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Heterogeneous blood feeding is a basic feature of malaria transmission (see Heterogeneous Transmission). In exDE the term environmental heterogeneity is used to describe the distribution of the expected number of bites within a homogenous human population stratum: biting is extremely heterogeneous even for individuals who have the same expectation. The approach is motivated by a study of heterogeneous exposure by (Cooper L, et al., 2019)1.

In the following, we derive formulas for the force of infection (FoI) from the model for the attack rate (AR) under the Poisson and Negative Binomial families of models.

Attack Rates and the Force of Infection

In mechanistic models of malaria, the hazard rate for exposure is generally assumed to be a linear function of the entomological inoculation rate. In the following, we assume that the number of bites per person over a day (or over some longer interval, \(\tau\)), is a random variable, and we formulate approximating models for attack rates and hazard rates.

Poisson Hazard Rates

We let \(E\) denote the EIR, the expected number of bites per person over a day. If we assume that the distribution of the daily EIR is Poisson, and if a fraction \(b\) of infective bites cause an infection, then the relationship between the between EIR and the FoI is a Poisson compounded with a binomial, which is also Poisson:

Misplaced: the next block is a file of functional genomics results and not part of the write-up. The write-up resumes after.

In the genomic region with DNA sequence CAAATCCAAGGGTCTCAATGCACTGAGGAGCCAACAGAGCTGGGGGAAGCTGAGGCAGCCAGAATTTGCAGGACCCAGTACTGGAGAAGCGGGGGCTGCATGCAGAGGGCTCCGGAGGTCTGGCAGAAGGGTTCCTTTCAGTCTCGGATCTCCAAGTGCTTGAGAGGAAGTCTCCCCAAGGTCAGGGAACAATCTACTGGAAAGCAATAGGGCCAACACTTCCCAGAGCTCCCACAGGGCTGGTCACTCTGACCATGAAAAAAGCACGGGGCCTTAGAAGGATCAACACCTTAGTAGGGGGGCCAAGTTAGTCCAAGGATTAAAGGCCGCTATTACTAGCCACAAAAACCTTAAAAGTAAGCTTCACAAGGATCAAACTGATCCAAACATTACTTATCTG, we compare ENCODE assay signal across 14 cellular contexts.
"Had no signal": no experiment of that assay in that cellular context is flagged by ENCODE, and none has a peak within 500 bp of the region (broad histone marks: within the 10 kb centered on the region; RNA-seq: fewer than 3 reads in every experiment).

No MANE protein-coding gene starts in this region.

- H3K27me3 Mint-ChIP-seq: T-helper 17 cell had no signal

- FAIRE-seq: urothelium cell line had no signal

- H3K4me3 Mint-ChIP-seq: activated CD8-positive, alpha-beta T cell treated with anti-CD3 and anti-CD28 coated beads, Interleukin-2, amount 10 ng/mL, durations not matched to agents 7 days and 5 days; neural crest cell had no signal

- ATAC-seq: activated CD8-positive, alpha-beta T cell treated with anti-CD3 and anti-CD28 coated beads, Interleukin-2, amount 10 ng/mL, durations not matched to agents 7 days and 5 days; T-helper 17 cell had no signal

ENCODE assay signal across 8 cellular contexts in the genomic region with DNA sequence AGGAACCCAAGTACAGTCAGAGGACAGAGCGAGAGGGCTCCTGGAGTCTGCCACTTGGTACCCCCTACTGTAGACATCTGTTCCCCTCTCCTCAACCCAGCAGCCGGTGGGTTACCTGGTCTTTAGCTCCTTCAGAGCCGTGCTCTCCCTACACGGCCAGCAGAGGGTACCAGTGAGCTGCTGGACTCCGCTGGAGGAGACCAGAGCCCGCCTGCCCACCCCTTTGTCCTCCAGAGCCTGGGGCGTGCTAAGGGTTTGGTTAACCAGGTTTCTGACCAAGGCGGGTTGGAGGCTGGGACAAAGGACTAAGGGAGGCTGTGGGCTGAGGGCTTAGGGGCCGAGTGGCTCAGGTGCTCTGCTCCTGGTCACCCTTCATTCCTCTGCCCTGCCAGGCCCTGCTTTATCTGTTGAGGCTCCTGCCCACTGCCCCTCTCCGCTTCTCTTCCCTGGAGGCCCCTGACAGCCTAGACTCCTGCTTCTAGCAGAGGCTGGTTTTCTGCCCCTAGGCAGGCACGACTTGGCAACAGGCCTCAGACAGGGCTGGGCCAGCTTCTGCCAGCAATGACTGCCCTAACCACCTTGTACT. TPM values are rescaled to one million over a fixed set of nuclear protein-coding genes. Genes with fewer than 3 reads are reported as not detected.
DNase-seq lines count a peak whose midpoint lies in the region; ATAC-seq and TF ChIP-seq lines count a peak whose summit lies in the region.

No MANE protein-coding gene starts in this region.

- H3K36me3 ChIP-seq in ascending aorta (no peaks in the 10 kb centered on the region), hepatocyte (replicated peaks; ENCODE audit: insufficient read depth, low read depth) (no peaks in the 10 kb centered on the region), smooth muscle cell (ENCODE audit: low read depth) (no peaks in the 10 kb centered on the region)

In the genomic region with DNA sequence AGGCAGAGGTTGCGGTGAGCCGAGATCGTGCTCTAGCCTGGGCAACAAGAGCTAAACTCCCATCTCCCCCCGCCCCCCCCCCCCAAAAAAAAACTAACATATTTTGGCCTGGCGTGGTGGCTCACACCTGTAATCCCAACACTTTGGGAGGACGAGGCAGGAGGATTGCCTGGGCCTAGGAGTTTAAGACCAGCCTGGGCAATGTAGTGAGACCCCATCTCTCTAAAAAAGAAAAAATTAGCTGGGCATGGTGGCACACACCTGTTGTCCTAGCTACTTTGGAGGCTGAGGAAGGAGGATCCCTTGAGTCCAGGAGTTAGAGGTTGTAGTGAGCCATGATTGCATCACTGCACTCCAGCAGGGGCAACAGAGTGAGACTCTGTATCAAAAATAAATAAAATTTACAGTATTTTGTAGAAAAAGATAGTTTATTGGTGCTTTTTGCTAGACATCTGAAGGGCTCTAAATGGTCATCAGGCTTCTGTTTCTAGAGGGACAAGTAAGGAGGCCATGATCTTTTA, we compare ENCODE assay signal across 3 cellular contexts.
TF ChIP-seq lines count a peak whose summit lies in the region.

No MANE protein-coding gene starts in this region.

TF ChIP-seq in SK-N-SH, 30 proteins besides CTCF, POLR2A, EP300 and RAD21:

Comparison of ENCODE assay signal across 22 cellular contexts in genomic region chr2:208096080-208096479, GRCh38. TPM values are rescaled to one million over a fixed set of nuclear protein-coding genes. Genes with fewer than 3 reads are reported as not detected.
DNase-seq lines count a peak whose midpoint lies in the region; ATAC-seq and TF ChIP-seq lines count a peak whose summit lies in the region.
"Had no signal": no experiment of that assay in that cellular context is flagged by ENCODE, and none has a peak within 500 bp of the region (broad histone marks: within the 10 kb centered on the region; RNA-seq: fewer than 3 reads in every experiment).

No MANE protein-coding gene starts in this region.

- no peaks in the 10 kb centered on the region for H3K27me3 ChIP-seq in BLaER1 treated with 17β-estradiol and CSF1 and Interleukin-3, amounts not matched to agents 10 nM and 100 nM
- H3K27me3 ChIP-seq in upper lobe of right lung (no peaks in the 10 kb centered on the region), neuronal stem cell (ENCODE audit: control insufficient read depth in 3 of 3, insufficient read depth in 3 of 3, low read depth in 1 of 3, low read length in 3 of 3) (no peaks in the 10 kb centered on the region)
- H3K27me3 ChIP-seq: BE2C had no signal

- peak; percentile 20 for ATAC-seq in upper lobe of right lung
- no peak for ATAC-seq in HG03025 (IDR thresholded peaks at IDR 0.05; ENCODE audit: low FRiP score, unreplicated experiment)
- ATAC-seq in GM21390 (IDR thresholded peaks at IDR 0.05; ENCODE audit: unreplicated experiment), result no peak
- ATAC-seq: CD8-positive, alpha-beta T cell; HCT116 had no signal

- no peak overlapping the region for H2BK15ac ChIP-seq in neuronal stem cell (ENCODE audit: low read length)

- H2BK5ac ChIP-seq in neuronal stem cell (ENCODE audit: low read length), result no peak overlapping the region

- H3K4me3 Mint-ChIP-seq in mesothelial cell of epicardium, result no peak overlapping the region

\[ Z \sim F_E(z) = \mbox{Poisson}(z, \mbox{mu} = bE(t)) \]

Over a day, the daily attack rate, \(\alpha\), is the fraction of individuals who received at least one infection, or:

\[ \begin{array}{rl} \alpha &= 1-F_E(0) \\ &= 1-\mbox{Poisson}(0, \mbox{mu} = bE(t)) \\ &= 1- e^{-bE(t)} \\ \end{array} \]

The daily FoI, \(h\), is given by a generic formula:

\[ \alpha = 1 - e^{-h} \mbox{ or equivalently } h = -\ln (1-\alpha) \]

In this case, the relationship between the FoI and the EIR is:

\[ h(t) = b E(t) \]

It is highly mathematically convenient that the relationship is invariant with respect to the sampling period.

Negative Binomial Daily Hazards

If we assume the number of infective bites, per person, per day, has a Gamma distribution in a population, then we could model the number of infective bites as a Gamma - Poisson mixture process, or a negative binomial distribution. Under this model, the counts for bites by sporozoite positive mosquitoes over one day, \(Z\), would be a negative binomial random variable with mean \(E\):

\[ Z \sim F_E(z) = \mbox{NB}(z, \mbox{mu} = bE(t), \mbox{size} = 1/\phi) \]

Assuming an infectious bite causes an infection with probability \(b\), the daily attack rate is:

\[ \begin{array}{rl} \alpha &= 1-F_E(0) \\ &= 1-\mbox{NB}(0, \mbox{mu} = b E(t), \mbox{size} = 1/\phi) \\ &= 1- \left(1+b E(t)\phi \right)^{-1/\phi} \end{array} \]

This is consistent with a formula that has a continuous daily FoI:

\[ h = \frac{\ln \left(1 + bE(t)\phi \right)} {\phi} \]